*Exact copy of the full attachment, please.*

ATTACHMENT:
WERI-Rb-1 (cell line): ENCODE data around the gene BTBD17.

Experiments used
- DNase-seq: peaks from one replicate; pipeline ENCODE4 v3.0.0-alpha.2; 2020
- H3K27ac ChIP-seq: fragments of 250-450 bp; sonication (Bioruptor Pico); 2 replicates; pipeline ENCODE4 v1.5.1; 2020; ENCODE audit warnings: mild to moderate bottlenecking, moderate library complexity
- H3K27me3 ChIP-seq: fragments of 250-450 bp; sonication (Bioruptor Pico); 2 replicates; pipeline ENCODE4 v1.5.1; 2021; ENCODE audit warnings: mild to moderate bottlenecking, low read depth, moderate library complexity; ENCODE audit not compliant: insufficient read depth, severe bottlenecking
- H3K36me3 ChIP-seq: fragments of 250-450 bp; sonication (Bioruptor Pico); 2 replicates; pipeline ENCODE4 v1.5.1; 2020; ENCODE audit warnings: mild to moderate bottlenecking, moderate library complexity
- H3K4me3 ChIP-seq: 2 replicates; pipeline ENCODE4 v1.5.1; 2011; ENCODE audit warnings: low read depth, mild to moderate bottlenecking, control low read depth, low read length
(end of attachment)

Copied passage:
WERI-Rb-1 (cell line): ENCODE data around the gene BTBD17.

Experiments used
- DNase-seq: peaks from one replicate; pipeline ENCODE4 v3.0.0-alpha.2; 2020
- H3K27ac ChIP-seq: fragments of 250-450 bp; sonication (Bioruptor Pico); 2 replicates; pipeline ENCODE4 v1.5.1; 2020; ENCODE audit warnings: mild to moderate bottlenecking, moderate library complexity
- H3K27me3 ChIP-seq: fragments of 250-450 bp; sonication (Bioruptor Pico); 2 replicates; pipeline ENCODE4 v1.5.1; 2021; ENCODE audit warnings: mild to moderate bottlenecking, low read depth, moderate library complexity; ENCODE audit not compliant: insufficient read depth, severe bottlenecking
- H3K36me3 ChIP-seq: fragments of 250-450 bp; sonication (Bioruptor Pico); 2 replicates; pipeline ENCODE4 v1.5.1; 2020; ENCODE audit warnings: mild to moderate bottlenecking, moderate library complexity
- H3K4me3 ChIP-seq: 2 replicates; pipeline ENCODE4 v1.5.1; 2011; ENCODE audit warnings: low read depth, mild to moderate bottlenecking, control low read depth, low read length